When the City of Boston called on 100 volunteers from the police department to help pilot a body camera program, something very expected, predictable, and heard of happened: Nothing.
Even with $500 bonuses as a result of negotiations with their union, not a single police officer in Boston volunteered to wear a camera. As a result, today 100 police officers are going to be flat-out told they'll be participating in the program regardless of whether they want to.
The city's mayor and police commissioner are expecting push back and possibly a legal challenge from the union. From the Boston Herald:
Boston Police Patrolman's Association President Patrick M. Rose told the Herald that goes against the deal the union reached with the department, which he says specifically states participants must be volunteers.
"The selection process must be from volunteers," Rose wrote in an email to the Herald, adding that the union still supports that agreement.
"To require non-volunteers to participate in the program would clearly violate the agreement," he said. "The BPPA would hope that the City and the Department would honor its written agreement with the BPPA concerning (body cameras)."
However, McNulty said officers' refusal to take part was a deal-breaker itself.
"Not getting volunteers also violates the agreement," McNulty wrote to the Herald.
The Herald and the Boston Globe noted that civil rights advocates themselves were bothered by the pilot program calling for volunteers with a completely different concern: They were afraid that a volunteer program would attract only the respectful cops that were less likely to engage in inappropriate behavior.
A good response to the resistance by the police over body cameras came from Massachusetts American Civil Liberties Union lawyer Carlton Williams, who said, "They could have another job if they don't want to be accountable to the community."
On the other side of the country, in Seattle, one federal judge is attempting to tackle the issue of how police unions are using the contract negotiation process to protect themselves from accountability for misbehavior. The Seattle police are under an agreement from the Department of Justice to reform their practices to reduce problems of excessive force and biased enforcement. But the police union is attempting to apparently tie these reforms during the contract negotiating process with demands for better pay and other giveaways.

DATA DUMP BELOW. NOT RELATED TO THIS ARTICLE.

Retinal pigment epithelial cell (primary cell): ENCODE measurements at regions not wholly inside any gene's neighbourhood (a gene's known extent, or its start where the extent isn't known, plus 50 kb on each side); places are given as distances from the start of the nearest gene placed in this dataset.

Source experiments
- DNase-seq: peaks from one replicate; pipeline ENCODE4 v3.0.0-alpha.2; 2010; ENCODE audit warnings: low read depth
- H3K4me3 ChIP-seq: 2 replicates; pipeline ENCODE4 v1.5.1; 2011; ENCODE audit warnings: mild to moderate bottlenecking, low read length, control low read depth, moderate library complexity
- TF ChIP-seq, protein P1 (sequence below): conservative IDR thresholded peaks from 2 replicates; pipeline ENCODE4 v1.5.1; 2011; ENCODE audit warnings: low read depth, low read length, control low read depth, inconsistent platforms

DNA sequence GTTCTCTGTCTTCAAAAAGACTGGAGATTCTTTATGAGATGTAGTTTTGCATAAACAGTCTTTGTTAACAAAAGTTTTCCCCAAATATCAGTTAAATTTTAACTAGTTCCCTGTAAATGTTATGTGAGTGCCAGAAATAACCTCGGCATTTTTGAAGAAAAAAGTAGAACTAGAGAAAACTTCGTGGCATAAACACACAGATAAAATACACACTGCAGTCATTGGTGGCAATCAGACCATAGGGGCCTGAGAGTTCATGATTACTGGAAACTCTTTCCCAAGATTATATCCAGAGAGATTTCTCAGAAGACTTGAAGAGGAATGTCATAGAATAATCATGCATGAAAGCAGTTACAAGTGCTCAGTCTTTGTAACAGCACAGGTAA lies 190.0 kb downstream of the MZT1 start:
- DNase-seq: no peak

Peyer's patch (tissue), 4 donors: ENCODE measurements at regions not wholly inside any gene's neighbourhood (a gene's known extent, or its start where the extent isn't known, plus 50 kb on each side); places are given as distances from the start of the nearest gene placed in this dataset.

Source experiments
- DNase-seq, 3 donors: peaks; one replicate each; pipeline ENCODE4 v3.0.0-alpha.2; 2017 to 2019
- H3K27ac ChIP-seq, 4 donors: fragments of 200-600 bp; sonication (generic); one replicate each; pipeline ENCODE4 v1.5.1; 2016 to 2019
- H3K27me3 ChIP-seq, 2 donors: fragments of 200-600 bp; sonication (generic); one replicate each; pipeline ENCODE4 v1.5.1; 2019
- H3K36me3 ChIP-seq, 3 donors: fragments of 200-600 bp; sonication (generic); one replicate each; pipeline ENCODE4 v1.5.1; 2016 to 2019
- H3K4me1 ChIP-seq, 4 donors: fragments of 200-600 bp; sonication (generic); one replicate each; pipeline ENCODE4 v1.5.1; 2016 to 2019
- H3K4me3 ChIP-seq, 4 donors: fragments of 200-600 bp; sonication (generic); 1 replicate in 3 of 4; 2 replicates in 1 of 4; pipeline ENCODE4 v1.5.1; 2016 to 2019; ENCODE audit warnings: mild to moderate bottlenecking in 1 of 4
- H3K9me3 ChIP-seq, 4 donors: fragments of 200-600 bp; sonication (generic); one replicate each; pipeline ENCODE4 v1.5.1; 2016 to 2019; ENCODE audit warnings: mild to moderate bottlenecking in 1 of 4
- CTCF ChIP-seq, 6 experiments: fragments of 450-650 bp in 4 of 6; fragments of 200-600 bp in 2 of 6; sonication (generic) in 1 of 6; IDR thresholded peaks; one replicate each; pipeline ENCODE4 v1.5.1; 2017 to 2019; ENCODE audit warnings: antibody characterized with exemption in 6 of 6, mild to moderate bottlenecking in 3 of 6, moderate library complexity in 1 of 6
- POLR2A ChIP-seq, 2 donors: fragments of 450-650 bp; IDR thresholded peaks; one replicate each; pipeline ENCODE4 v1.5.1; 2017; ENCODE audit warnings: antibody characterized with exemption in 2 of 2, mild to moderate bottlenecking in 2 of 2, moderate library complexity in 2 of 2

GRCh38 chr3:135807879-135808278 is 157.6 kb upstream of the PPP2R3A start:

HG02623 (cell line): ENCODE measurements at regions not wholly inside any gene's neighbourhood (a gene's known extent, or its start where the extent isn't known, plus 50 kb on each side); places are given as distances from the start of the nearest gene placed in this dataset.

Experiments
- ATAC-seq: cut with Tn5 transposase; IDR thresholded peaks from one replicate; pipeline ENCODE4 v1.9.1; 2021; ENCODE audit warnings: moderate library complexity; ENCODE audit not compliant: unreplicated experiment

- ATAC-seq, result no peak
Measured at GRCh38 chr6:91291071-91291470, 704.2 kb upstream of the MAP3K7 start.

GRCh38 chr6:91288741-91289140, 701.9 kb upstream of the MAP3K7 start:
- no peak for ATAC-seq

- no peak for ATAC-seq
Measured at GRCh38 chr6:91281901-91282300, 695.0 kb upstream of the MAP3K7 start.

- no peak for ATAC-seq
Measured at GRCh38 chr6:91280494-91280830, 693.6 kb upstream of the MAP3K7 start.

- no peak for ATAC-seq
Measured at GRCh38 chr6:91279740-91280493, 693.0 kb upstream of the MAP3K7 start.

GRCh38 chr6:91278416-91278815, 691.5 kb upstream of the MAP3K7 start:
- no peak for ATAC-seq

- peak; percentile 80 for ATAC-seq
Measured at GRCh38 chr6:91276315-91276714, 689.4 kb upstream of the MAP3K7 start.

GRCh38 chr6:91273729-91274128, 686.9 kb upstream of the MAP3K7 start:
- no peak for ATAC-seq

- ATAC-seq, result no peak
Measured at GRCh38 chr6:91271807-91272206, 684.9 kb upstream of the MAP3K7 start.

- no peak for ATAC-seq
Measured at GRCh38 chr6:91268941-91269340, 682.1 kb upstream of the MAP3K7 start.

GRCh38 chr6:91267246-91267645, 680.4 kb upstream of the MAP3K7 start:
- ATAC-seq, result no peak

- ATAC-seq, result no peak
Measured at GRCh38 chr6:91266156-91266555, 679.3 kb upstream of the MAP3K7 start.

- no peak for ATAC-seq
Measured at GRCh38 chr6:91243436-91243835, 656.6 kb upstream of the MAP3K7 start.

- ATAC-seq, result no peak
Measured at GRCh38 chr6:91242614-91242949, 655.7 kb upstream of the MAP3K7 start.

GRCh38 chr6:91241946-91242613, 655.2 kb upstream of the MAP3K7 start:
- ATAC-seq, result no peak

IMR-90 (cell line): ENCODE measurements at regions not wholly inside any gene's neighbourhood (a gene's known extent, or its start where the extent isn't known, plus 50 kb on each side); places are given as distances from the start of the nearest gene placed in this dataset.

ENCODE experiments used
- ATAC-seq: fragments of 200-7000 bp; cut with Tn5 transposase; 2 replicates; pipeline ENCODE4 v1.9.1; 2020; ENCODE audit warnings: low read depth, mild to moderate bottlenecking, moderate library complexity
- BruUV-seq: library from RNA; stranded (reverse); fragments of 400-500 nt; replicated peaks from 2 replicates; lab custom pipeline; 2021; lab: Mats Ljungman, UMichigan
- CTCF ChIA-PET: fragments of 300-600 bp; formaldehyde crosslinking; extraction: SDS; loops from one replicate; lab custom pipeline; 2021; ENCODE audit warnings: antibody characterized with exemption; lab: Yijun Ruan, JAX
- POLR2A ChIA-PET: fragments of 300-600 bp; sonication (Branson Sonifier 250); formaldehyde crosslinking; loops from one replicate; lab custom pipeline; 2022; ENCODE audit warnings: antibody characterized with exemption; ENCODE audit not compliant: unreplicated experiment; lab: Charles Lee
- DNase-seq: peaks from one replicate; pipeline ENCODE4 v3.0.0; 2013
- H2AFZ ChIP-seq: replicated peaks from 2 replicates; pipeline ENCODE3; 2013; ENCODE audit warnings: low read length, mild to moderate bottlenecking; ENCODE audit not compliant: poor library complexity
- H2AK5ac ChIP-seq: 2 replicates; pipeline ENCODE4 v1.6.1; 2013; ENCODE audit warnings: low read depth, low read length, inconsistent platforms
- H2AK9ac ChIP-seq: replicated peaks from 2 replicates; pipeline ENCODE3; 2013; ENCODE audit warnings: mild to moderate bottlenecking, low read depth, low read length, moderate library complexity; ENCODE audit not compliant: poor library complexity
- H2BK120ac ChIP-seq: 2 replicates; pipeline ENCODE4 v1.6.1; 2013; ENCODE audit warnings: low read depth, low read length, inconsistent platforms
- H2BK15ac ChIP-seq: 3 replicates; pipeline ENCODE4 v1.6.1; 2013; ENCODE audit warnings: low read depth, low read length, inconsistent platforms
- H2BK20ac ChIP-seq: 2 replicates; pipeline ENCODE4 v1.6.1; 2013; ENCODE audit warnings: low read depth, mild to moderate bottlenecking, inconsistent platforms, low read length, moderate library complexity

The attention on the comments this week by U.S. District Judge James Robart focused on the fact that he used the phrase "black lives matter" on the bench while lecturing the police for rejecting a new contract. But what he was saying was fundamentally more about how constitutional protections and accountability to the public are not things that can simply be negotiated (or more importantly—negotiated away) during collective bargaining. From the Seattle Times:
U.S. District Judge James Robart, pointedly reacting to the Seattle police union's rejection of a tentative contract, said Monday he would not let the powerful labor group hold the city "hostage" by linking wages to constitutional policing.
"To hide behind a collective- bargaining agreement is not going to work," Robart said during a dramatic court hearing he opened by laying out a path for police-accountability reform and closed with an emotional declaration that "black lives matter."
Somebody should consider telling the "Movement for Black Lives" coalition about the relationship between collective bargaining in law enforcement and the impact on civil liberties and transparency. Their "platform" specifically calls for the protection and embrace of public sector employee unions. This is what a strong public sector employee union looks like, folks, and this is what they accomplish.